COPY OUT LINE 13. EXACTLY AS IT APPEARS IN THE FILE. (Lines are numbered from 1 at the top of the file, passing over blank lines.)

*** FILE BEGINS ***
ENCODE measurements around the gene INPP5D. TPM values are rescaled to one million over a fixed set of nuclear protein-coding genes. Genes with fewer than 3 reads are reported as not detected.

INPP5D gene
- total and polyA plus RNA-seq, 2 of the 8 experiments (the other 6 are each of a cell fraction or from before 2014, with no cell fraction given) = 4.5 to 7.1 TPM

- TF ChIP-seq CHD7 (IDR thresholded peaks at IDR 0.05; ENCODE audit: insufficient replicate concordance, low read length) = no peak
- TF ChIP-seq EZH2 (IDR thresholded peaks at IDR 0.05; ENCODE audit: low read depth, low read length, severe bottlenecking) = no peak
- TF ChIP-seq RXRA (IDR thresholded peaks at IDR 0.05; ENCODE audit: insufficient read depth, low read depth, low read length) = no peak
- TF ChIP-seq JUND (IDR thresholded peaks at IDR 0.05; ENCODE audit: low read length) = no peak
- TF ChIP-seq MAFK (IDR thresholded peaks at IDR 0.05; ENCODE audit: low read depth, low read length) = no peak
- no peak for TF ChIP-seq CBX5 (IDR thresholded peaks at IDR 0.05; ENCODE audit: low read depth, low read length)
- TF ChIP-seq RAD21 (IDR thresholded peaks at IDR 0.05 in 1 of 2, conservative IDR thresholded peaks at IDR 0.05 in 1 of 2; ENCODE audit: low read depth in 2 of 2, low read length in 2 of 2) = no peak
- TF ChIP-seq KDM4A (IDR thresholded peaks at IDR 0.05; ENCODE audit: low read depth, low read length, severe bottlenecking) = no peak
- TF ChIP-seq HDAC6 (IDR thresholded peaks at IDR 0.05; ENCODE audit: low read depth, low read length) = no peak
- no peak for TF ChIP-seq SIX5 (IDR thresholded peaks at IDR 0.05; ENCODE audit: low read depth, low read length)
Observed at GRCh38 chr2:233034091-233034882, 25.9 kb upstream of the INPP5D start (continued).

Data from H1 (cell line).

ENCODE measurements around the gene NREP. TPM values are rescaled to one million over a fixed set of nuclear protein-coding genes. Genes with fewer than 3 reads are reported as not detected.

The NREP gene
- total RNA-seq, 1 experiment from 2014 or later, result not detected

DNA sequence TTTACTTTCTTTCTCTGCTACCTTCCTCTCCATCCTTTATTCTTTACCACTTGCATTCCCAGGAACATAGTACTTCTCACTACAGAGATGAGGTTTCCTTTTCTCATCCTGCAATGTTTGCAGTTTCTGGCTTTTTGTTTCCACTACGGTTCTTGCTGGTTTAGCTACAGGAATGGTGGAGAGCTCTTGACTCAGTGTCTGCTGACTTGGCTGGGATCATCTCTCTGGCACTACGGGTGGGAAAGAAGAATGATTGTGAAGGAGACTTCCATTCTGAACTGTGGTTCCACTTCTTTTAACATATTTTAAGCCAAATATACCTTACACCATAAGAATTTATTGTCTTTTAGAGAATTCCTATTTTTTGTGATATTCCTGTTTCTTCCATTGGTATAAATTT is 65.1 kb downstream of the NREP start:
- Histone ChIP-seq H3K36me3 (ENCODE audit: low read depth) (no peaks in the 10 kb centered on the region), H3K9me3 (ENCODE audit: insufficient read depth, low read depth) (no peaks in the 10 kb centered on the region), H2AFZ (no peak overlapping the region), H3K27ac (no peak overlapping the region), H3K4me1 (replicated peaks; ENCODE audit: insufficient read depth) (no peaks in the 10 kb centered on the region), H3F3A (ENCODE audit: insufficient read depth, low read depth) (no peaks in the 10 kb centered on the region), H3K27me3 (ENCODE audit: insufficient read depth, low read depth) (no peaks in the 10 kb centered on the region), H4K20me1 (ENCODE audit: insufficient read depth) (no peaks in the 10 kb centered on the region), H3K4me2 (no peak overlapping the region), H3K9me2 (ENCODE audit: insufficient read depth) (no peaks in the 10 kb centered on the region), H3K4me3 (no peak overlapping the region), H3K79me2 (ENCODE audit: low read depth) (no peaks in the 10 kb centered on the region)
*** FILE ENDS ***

- no peak for TF ChIP-seq SIX5 (IDR thresholded peaks at IDR 0.05; ENCODE audit: low read depth, low read length)